The only prior art ink jet heads capable of stable operation at an ink drop generation rate of up to twenty kilohertz have such a two-compartment ink chamber in combination with an air assist. However, there are a number of drawbacks associated with a two-compartment ink chamber design. For example, they are relatively expensive to fabricate. In addition, it is difficult to align the connecting passageway, internal ink drop-forming orifice outlet, and main external orifice outlet of this type ink jet head. Furthermore, the connecting passageway can become clogged with contaminants and, because of its internal location and size, is difficult to clean. In addition, it is very difficult to remove air bubbles from the inner horn compartment through the connecting passageway to purge such bubbles from the ink jet heads. Bubbles can interfere with the drop ejection performance of the jet head. Also, in implementations of the Miura et al type ink jet head known to the present inventors, relatively high drive voltages (i.e. 180-200 volts peak to peak) must be applied to the actuator in order to generate ink droplets, particularly at higher drop repetition rates. Consequently, drive transformers and other circuit complexities are introduced in order to obtain drive signals of this magnitude.
Another form of air assisted ink jet nozzle is disclosed by W. L. Dollenmayer in an International Business Machines Technical Disclosure Bulletin, Vol. 22 No. 6, pp. 2333-34 published Nov. 9, 1979. This bulletin discloses a single compartment ink chamber within a nozzle. The ink chamber has an ink outlet which is surrounded by a secondary air nozzle outlet which receives low pressure air. The air nozzle and ink outlets terminate in the same plane. Therefore, ink from the ink nozzle outlet does not pass through an air chamber and then through another orifice as in the case of the Miura et al design. The ink jet nozzle of this reference operates at a relative low typical maximum drop repetition rate, (i.e. 4 to 6 kilohertz). Relative higher air velocity, which would allow a higher drop repetition rate, cannot be used in this design. In such a case, the air would tend to spontaneously pump ink from the ink nozzle regardless of whether a pulse is applied to the ink. This would result in the generation of ink droplets at undesired times.
Another prior art ink jet head, developed by NEC is disclosed in the Dec. 5, 1983 issue of "NIKKEI Electronics." This ink jet head utilizes a cylindrical piezoelectric element which expands and contracts in response to driving signals. When the element contracts, an ink chamber surrounded by the element is squeezed to eject a drop of ink from a conical nozzle. Ink passes through a rectifying valve to the ink chamber and a fluid resistance element is placed at the nozzle side of the ink chamber. A larger fluid resistance is present at the nozzle side of the resistance element than at the rectifying valve so as to prevent reverse flow of ink through the chamber. Also, this article has one figure which appears to disclose a nozzle with a tip inserted partially into an opening through a plate. Air flows along the surface of the nozzle and through the opening through the plate.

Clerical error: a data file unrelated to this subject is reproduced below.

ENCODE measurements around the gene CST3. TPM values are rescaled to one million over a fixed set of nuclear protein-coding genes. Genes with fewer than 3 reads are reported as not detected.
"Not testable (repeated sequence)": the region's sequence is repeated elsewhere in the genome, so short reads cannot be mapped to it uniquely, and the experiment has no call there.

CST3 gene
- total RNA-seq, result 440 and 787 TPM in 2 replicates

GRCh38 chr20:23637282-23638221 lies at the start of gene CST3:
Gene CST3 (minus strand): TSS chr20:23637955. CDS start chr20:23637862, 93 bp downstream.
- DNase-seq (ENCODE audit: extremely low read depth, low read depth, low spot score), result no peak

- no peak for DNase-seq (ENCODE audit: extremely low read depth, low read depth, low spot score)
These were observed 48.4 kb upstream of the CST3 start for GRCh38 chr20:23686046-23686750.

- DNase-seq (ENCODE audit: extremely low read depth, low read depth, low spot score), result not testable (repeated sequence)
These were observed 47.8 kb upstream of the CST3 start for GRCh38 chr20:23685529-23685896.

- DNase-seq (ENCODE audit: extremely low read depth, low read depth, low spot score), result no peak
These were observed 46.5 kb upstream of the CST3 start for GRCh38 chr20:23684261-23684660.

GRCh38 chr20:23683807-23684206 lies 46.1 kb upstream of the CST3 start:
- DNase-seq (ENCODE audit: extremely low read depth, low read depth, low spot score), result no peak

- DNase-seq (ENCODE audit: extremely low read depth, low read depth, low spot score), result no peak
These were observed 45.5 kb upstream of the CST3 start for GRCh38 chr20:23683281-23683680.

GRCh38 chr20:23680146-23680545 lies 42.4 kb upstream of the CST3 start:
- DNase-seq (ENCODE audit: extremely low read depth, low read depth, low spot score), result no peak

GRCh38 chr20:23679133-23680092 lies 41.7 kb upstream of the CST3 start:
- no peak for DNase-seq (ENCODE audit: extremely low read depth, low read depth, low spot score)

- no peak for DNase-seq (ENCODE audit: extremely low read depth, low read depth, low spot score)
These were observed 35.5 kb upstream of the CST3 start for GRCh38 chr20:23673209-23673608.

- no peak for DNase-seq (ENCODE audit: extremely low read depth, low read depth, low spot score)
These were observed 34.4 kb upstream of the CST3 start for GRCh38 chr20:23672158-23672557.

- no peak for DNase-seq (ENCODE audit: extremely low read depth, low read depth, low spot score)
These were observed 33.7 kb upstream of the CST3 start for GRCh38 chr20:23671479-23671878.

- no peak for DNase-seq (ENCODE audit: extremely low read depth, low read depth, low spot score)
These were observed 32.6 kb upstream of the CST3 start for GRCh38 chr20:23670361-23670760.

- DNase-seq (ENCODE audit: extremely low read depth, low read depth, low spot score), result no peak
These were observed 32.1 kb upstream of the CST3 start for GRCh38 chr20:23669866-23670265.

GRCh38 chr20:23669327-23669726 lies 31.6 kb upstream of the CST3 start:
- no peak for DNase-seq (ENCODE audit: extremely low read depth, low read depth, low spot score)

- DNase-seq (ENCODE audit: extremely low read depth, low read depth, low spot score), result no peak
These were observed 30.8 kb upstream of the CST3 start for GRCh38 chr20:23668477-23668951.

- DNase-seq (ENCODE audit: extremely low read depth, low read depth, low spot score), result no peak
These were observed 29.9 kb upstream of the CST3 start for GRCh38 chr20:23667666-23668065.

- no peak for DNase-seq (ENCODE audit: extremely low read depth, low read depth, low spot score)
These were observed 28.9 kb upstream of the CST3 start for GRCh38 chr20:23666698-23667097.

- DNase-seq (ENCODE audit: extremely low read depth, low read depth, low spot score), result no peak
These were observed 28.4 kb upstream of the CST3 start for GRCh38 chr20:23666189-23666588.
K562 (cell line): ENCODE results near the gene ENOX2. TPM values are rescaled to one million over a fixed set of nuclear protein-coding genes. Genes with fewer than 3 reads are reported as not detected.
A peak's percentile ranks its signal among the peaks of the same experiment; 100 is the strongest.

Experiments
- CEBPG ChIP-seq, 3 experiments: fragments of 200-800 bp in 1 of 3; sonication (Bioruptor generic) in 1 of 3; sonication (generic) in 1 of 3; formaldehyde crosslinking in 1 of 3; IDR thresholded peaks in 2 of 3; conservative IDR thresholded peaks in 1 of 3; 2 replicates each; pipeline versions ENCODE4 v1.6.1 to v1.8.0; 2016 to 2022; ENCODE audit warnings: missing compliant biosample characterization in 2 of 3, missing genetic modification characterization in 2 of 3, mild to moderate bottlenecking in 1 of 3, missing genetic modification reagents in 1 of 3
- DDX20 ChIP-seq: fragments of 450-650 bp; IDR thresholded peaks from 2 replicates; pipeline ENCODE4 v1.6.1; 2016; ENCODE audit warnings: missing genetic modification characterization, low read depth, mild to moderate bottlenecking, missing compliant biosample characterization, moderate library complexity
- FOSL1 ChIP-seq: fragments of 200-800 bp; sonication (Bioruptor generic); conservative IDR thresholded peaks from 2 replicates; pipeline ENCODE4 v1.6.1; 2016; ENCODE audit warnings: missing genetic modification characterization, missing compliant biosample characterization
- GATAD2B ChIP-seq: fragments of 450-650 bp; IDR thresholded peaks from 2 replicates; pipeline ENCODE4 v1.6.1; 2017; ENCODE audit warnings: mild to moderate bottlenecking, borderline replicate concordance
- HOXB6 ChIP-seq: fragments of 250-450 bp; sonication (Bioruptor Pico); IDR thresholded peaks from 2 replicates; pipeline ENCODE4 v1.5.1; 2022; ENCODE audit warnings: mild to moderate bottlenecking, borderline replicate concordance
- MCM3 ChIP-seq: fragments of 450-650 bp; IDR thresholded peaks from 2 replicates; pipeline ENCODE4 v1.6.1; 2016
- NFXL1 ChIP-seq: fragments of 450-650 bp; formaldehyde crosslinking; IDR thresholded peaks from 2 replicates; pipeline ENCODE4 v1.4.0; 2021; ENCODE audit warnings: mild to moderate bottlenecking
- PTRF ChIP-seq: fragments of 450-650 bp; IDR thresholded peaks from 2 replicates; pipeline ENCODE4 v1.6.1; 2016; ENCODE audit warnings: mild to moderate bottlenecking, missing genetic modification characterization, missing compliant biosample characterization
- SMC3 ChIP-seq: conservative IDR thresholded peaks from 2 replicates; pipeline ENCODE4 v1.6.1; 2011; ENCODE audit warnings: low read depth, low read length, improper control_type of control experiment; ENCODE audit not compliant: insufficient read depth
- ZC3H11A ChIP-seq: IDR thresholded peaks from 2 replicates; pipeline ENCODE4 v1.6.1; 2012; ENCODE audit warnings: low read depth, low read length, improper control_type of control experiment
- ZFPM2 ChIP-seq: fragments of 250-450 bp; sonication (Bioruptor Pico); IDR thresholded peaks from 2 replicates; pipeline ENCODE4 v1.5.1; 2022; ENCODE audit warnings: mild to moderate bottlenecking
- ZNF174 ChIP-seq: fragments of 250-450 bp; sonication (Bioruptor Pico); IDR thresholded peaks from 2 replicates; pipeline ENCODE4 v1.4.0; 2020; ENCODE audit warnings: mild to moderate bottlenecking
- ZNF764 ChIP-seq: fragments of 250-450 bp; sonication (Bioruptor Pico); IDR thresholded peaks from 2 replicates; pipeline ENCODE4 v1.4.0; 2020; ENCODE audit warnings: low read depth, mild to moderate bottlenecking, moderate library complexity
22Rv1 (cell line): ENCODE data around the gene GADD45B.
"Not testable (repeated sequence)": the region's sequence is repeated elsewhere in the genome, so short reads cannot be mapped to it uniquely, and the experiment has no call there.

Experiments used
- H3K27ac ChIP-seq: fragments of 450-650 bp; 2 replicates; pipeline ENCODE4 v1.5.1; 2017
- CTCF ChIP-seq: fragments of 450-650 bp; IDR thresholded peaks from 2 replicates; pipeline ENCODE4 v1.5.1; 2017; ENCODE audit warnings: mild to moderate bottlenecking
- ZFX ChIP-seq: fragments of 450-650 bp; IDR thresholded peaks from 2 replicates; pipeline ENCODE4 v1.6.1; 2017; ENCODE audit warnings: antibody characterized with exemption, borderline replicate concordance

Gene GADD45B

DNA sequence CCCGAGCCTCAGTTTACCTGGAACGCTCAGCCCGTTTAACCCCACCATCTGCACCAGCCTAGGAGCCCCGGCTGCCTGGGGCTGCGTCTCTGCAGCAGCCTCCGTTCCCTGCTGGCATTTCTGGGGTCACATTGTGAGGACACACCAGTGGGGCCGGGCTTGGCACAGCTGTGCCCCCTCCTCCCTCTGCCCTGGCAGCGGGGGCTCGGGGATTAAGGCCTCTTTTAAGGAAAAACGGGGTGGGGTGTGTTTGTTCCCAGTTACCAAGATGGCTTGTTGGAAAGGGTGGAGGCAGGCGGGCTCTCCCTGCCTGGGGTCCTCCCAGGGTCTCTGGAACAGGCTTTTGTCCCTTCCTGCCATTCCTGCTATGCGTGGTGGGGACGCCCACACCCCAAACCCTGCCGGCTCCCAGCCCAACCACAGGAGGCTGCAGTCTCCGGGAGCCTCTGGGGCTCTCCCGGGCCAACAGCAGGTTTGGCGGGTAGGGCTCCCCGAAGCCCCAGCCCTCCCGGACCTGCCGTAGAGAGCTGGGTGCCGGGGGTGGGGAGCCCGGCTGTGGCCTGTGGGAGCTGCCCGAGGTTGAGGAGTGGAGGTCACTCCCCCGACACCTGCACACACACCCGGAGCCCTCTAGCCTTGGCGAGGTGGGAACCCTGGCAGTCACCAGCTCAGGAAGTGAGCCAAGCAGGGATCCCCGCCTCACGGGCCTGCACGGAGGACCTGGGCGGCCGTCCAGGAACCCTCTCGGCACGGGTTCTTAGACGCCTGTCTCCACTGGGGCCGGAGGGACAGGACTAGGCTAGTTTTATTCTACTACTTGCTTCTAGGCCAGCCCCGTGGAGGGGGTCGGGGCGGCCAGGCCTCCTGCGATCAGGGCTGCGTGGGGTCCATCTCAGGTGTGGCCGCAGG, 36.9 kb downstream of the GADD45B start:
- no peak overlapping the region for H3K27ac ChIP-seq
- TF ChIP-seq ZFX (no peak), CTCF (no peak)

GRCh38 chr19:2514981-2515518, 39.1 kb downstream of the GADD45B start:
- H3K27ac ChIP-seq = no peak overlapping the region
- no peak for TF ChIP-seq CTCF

This NEC ink jet head has a number of drawbacks. The use of valve and resistance elements adds manufacturing complexities. Also, the NIKKEI Electronics article mentions problems in driving the disclosed ink jet head above five kilohertz without the rectifying valve. Also, drop frequencies seem to be limited to about ten kilohertz, even with the valve. In addition, relatively low air and ink pressures are apparently employed as the air flow is understood to move at approximately the speed of the ejected ink drops. Consequently, the air does not significantly accelerate the generated ink drops. Furthermore, in a design in which the nozzle tip is inserted into an opening through a plate, the air flow, if increased in velocity, would tend to pull ink from the nozzle tip even in the absence of a pulse from the piezoelectric element. This would result in the ejection of undesired ink drops.
U.S. Pat. No. 4,380,018 of Andoh et al., at FIG. 18, discloses still another form of air assisted ink jet head which has a two compartment ink chamber. Thus, this device suffers from drawbacks similar to those discussed above in connection with the Miura et al. patent. In addition, the Andoh et al. patent, as well as U.S. Pat. Nos. 4,549,188 of Shackelton, 4,312,010 of Doring, 4,518,974 of Isayama and 3,940,773 of Mizoguchi et al. disclose a variety of non-air assisted ink jet heads with single or the double compartment ink chambers. For example, FIG. 9 of the Shackleton patent shows a single ink chamber non-air assisted ink jet head having a first section of a first diameter and a second section, adjacent an orifice outlet, of a reduced diameter. Non-air assisted ink jet heads suffer from a number of drawbacks when compared to air-assisted heads, primarily in the fact that such non-air assisted heads apply drops of ink to printing medium at limited frequency rates, such as from four kilohertz to six kilohertz.